Fiverr is a website where people post gigs they’re willing to do for five dollars. Does it work? I dunno, but it’s a lot of fun to read through the offers: someone will burn a small paper effigy of your enemy, or send you a sock puppet, or turn a photo into a cross-stitch pattern for you. My favorite is, “I will give you $10 if you find two people to give me $5 for $5.” [More]
Greg wrote to us and said that he’s in the market for a new credit card: “I canceled my Chase card because they raised my interest rate to 29.99% + prime. What credit card companies should I be looking at for a replacement card? What are their perks, their drawbacks?”
I spoke with Samir Kothari, the co-founder and vice president of products at BillShrink.com, to see what he thinks about the CARD Act and how it will change the credit card marketplace.
Disney’s gone and done something admirable again. We get it, Disney: you don’t want our golden poop. Fine.
Rhett writes, “I noticed your article UPS Now Delivers Bonus Junk Mail Packages and today, it started. I received a package from UPS Monday of this week with no bonus advertising. Today (Wednesday), this is what was on my front step.”
Verizon is sad that so many of you are jumping ship, so they’re hauling out the bargain naked DSL offer again. (“Naked” means no home phone line is required to take advantage of it.) The deal is $20/mo with a 1 year commitment, and they’re throwing in a free router—although DSLReports says a Verizon rep told them the router freebie will go away at some point. Also, it’s available online only.
10 am 10:30 am, Starbucks is giving away free pastries with the purchase of any beverage. You have to present this “invitation” to receive the food. Sorry Moneycat, oatmeal isn’t included. (Thanks to
Citibank Comes Up With Elaborate Cash Back Offer That Reduces Credit Limit And Temporarily Suspends Card
Compared to what some other banks and card companies are doing to reduce their exposure to debt, we guess Citibank’s cash back offer isn’t that bad—it’s sort of a “let us help you help yourself get rid of your debt” scheme. It’s funny, however, if only because it’s such an elaborate way to get customers to self-select for a reduction in credit.
“Revolvers”—customers who keep a revolving balance on their credit cards—used to be the cash crop for credit card companies. But now more and more of them are turning into expensive charge-offs, and the new CARD act is going to make it harder to acquire those riskier customers anyway. As a result, card companies are beginning to look more closely at the customer who was most hated back in the credit-orgy years: the deadbeat.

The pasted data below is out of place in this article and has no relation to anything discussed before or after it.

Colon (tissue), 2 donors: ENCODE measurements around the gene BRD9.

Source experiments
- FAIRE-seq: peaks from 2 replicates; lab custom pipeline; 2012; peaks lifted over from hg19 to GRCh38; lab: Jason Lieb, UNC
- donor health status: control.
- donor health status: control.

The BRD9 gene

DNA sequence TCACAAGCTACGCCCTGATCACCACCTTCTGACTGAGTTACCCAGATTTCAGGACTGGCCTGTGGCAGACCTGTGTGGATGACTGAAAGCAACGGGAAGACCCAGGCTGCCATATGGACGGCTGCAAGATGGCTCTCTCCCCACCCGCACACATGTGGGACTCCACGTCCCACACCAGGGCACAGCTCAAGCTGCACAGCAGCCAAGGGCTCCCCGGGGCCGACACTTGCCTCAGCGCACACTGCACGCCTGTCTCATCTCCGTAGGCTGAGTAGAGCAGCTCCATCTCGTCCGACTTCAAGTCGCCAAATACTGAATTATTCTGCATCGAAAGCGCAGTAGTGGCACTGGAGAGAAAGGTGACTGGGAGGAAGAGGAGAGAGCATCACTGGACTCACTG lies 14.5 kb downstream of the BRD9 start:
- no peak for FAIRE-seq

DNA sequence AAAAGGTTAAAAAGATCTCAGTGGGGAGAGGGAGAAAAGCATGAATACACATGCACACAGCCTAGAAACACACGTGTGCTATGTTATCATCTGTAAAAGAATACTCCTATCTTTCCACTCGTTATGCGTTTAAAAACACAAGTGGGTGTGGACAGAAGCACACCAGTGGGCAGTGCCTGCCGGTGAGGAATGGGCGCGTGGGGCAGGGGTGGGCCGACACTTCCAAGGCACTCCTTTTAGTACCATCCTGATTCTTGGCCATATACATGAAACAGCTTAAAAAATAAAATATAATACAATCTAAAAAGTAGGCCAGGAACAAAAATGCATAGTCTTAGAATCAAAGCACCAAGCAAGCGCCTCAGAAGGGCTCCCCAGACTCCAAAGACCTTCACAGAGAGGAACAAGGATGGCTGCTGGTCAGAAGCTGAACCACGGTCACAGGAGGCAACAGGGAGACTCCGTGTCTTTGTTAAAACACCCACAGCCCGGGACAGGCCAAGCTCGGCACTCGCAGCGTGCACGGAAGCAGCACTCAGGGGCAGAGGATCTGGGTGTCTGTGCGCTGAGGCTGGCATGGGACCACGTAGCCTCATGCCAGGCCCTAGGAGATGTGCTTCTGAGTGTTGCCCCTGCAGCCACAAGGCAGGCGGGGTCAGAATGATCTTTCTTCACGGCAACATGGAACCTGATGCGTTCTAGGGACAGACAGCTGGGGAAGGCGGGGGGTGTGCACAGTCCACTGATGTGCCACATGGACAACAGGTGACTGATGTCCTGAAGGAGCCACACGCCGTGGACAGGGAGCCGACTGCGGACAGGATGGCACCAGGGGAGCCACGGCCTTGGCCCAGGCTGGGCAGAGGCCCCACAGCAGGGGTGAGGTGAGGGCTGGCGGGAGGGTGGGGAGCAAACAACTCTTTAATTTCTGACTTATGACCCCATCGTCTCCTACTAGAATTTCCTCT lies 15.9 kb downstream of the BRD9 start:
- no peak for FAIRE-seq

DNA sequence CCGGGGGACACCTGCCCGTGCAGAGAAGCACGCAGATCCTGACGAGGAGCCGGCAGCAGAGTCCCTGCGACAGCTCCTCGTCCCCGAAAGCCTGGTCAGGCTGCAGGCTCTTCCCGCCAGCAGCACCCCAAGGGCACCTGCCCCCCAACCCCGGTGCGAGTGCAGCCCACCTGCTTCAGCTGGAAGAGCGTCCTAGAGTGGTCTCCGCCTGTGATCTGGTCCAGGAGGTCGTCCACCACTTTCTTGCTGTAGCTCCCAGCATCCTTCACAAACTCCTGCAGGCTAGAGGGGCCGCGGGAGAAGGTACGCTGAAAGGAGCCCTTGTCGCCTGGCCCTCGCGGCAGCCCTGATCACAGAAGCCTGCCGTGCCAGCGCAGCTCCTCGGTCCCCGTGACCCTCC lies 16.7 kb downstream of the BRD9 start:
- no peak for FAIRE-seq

Tom just received a great offer from his bank. He can receive a free credit report just by peeling off this sticker and affixing it to another part of the same page. That’s right, a free motherloving credit report! Who doesn’t want one of those? Free, you say? Sign me up!
One thing we’ve always hated about shopping at IKEA is how their inventory varies so much from website to store to store, making it hard to track down something you wanted to purchase. Their big Memorial Day sale is no better. Tracy was checking out the website and flyers for the sale and noticed some fine print at the bottom.
T-Mobile is running a “flip your pearl” promotion right now, where you can trade in your old Blackberry for at least $75 (or another phone for $50) when you buy and activate a new Blackberry from them. Your trade-in phone will have to meet certain conditions for the offer to apply. [FlipYourPearl via IntoMobile]
If you transfer a prescription to RiteAid, you’ll receive a $25 gift card. Emily, who tipped us to this, says the cashier told her you could do this for up to four meds, but their website says just two. Also, you can’t use the gift card to pay for prescriptions. Still, hey, free money if you don’t mind where you get your prescription filled. [Rite Aid]
Mike used an Office Depot Visa card issued through Chase to take advantage of a pay-no-interest deal through 2008. He paid off the remaining balance a couple of days before the offer period ended, but Chase still slapped him with a nearly $40 interest charge. Why? Because they’ve been “having problems like that” with Office Depot cards.
Someone needs to explain to Stonyfield Farm that free usually means that you don’t have to pay any money for the item in question. Especially in a case like this, where you’re already having to send in multiple proofs of purchase to prove you’ve “earned” the “free” item. What you find when you peel back the foil lid is some fine print that explains you also have to pay $2 for this free offer. SLR, who sent in this tip, adds, “I wrote to them via their web site asking what part of free don’t they understand, but received no reply.”